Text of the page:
Power laws and phase transitions in heterogenous car following with reaction times

A. Sai Venkata Ramana, Saif Eddin Jabari

Research output: Contribution to journalArticlepeer-review

Abstract

We study the effect of reaction times on the kinetics of relaxation to stationary states and on congestion transitions in heterogeneous traffic using simulations of Newell's model on a ring. Heterogeneity is modeled as quenched disorders in the parameters of Newell's model and in the reaction time of the drivers. We observed that at low densities, the relaxation to stationary state from a homogeneous initial state is governed by the same power laws as derived by E. Ben-Naim, Kinetics of clustering in traffic flow, Phys. Rev. E 50, 822 (1994)1063-651X10.1103/PhysRevE.50.822. The stationary state, at low densities, is a single giant platoon of vehicles with the slowest vehicle being the leader of the platoon. We observed formation of spontaneous jams inside the giant platoon which move upstream as stop-go waves and dissipate at its tail. The transition happens when the head of the giant platoon starts interacting with its tail, stable stop-go waves form, which circulate in the ring without dissipating. We observed that the system behaves differently when the transition point is approached from above than it does when approached from below. When the transition density is approached from below, the gap distribution behind the leader has a double peak and is fat-tailed but has a bounded support and thus the maximum gap in the system and the variance of the gap distribution tend to size-independent values. When the transition density is approached from above, the gap distribution becomes a power law and, consequently, the maximum gap in the system and the variance in the gaps diverge as a power law, thereby creating a discontinuity at the transition. Thus, we observe a phase transition of unusual kind in which both a discontinuity and a power law are observed at the transition density. These unusual features vanish in the absence of reaction time, i.e., when the vehicles react instantaneously to a perturbation ahead (e.g., automated driving). Overall, we conclude that the nonzero reaction times of drivers in heterogeneous traffic significantly change the behavior of the free flow to congestion transition while it doesn't alter the kinetics of relaxation to stationary state.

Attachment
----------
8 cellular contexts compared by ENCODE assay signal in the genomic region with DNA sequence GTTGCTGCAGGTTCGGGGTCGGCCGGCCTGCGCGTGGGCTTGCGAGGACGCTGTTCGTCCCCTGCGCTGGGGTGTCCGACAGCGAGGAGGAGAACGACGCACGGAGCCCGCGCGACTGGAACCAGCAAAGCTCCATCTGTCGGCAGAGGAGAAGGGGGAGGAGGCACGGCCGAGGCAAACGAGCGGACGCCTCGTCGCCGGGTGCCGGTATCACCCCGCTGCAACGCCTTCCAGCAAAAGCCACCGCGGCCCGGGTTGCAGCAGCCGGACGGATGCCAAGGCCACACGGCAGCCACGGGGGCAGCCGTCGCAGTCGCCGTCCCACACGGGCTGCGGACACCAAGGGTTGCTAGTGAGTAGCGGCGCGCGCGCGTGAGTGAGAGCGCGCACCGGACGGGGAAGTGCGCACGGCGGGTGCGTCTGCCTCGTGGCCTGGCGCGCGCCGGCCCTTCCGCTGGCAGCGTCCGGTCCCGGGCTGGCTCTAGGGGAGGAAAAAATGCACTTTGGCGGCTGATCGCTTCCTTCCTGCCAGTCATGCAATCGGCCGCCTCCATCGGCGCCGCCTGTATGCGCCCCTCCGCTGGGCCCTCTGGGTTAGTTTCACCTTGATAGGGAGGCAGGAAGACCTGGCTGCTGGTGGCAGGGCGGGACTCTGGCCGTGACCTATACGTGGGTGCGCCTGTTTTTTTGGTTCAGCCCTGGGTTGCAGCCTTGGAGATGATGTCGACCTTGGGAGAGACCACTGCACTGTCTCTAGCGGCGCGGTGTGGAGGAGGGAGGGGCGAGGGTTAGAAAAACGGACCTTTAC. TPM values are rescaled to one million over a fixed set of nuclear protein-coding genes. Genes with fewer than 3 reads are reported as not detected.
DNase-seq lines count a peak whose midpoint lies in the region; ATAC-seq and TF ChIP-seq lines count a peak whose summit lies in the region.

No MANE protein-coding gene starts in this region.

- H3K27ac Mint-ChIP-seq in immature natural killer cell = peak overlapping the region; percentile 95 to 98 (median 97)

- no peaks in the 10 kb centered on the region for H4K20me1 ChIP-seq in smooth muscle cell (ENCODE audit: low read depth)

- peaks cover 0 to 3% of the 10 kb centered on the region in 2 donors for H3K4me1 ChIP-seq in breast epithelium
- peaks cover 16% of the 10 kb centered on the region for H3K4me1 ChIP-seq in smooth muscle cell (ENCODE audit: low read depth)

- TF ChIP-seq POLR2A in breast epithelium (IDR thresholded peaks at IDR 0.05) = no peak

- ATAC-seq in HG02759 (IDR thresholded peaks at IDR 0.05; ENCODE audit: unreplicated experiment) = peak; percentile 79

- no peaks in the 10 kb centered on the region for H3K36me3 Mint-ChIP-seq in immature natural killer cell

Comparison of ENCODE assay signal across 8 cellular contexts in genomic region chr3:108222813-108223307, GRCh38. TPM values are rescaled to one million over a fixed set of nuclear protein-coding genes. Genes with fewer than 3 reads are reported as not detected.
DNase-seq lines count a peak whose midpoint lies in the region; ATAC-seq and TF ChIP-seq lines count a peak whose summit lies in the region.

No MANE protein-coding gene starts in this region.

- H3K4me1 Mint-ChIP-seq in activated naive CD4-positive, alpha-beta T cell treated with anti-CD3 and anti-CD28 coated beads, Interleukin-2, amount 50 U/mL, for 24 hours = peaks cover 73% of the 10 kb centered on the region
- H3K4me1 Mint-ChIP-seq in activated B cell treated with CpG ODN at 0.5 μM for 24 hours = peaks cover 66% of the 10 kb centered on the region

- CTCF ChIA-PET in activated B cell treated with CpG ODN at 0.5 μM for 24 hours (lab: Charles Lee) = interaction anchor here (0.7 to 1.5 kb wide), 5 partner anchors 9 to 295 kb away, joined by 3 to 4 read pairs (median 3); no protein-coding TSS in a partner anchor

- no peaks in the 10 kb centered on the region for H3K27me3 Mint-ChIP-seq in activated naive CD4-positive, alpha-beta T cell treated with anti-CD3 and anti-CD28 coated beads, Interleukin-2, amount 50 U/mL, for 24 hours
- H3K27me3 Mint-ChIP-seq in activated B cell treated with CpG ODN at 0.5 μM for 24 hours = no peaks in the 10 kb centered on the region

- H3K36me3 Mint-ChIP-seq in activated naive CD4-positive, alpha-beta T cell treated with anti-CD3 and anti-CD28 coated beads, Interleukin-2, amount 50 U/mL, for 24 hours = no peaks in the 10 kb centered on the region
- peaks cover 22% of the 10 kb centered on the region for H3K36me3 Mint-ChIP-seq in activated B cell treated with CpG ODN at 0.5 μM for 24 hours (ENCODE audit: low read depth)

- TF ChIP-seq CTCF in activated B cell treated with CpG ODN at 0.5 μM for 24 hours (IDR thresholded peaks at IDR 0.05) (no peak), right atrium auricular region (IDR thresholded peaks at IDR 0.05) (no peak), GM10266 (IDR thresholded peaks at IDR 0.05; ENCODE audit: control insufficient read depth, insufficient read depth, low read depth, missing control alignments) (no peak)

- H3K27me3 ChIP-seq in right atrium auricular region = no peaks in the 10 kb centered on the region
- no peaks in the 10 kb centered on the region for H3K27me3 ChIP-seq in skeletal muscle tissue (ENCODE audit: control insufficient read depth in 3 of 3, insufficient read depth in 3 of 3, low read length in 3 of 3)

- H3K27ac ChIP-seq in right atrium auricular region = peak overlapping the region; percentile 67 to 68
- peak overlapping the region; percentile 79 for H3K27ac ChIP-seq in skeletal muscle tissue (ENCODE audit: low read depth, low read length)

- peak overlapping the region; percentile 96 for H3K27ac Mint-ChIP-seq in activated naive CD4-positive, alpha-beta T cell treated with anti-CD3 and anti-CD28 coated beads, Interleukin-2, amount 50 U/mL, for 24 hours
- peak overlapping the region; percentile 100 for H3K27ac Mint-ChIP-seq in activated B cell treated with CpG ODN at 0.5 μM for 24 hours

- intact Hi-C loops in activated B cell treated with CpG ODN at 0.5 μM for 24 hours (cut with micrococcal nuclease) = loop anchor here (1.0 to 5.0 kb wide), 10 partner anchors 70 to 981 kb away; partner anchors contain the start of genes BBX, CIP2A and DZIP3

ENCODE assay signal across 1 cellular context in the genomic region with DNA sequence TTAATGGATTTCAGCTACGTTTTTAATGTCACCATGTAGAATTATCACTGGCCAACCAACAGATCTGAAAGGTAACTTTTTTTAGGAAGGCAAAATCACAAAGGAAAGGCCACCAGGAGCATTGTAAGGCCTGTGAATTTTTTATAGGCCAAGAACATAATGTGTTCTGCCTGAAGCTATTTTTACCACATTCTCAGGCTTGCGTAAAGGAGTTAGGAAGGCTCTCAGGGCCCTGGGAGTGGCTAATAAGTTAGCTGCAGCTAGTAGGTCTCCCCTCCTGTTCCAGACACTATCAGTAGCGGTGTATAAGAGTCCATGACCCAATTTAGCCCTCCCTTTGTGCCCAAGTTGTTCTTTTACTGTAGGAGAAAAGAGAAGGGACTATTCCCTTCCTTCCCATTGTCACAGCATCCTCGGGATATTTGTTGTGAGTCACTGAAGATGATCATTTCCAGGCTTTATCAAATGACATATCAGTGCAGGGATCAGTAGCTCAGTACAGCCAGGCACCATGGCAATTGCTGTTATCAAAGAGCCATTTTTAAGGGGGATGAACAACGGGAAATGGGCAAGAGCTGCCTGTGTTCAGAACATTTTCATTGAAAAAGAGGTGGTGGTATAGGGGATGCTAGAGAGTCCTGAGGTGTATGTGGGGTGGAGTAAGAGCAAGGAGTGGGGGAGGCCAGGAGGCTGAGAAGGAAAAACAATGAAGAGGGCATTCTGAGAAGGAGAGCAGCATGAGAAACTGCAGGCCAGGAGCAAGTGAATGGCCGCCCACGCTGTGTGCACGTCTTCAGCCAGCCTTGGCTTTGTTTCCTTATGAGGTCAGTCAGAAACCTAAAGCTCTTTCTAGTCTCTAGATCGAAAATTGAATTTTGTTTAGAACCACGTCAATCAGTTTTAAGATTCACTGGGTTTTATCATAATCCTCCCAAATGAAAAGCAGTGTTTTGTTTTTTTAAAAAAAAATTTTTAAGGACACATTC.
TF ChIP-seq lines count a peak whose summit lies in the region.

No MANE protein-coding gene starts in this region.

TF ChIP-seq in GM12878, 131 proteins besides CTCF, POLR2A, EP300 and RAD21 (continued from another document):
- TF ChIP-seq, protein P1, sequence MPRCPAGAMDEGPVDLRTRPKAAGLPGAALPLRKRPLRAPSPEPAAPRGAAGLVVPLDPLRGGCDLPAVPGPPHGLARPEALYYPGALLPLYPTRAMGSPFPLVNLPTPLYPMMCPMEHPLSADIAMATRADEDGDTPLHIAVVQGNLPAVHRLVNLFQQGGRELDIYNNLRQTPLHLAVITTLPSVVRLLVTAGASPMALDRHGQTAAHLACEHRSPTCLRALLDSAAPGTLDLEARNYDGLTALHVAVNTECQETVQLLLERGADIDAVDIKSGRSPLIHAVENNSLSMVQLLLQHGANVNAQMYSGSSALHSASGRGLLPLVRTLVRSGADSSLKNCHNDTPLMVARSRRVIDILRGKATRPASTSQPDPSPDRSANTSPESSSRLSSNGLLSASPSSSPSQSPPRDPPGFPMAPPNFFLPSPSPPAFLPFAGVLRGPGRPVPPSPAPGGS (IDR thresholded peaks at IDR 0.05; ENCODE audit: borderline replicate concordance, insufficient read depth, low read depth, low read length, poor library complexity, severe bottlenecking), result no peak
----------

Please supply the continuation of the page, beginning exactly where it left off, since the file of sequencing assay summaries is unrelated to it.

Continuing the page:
Original languageEnglish (US)
Article number032202
JournalPhysical Review E
Volume103
Issue number3
DOIs
StatePublished - Mar 2021

ASJC Scopus subject areas

  • Statistical and Nonlinear Physics
  • Statistics and Probability
  • Condensed Matter Physics

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